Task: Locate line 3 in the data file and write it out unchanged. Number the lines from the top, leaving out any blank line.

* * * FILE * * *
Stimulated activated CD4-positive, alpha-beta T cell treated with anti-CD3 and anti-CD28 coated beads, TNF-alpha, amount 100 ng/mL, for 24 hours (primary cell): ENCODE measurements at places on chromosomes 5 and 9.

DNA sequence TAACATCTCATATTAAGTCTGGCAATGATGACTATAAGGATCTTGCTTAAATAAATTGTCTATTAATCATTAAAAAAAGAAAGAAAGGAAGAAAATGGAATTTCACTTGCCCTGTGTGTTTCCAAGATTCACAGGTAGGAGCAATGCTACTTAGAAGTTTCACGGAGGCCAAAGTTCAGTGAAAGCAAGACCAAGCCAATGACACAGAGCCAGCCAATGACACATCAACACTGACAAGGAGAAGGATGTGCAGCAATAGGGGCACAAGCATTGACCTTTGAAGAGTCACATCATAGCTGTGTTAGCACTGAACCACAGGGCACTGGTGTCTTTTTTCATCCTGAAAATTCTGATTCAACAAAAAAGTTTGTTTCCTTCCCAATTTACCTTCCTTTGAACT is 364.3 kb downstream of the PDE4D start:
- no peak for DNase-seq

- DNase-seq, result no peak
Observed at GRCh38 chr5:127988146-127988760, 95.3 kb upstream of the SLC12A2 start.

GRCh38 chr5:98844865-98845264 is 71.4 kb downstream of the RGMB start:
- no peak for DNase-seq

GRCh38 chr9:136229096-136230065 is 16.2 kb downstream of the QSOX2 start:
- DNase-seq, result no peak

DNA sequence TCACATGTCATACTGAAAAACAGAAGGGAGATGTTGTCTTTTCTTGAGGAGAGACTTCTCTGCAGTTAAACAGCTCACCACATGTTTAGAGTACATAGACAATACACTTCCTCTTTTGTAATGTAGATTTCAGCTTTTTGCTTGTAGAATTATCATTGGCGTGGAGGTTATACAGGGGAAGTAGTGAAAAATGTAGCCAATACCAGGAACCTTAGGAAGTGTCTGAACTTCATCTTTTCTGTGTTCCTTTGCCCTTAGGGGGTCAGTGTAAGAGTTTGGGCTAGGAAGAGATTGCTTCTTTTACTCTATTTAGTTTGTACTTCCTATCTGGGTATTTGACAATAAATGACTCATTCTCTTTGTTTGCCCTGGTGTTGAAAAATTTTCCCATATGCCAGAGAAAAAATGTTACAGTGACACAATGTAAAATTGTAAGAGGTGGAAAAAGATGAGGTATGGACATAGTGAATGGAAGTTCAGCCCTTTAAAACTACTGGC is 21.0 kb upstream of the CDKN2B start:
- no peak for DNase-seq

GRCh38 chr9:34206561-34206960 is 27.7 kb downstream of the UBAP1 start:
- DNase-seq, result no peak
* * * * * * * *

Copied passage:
- no peak for DNase-seq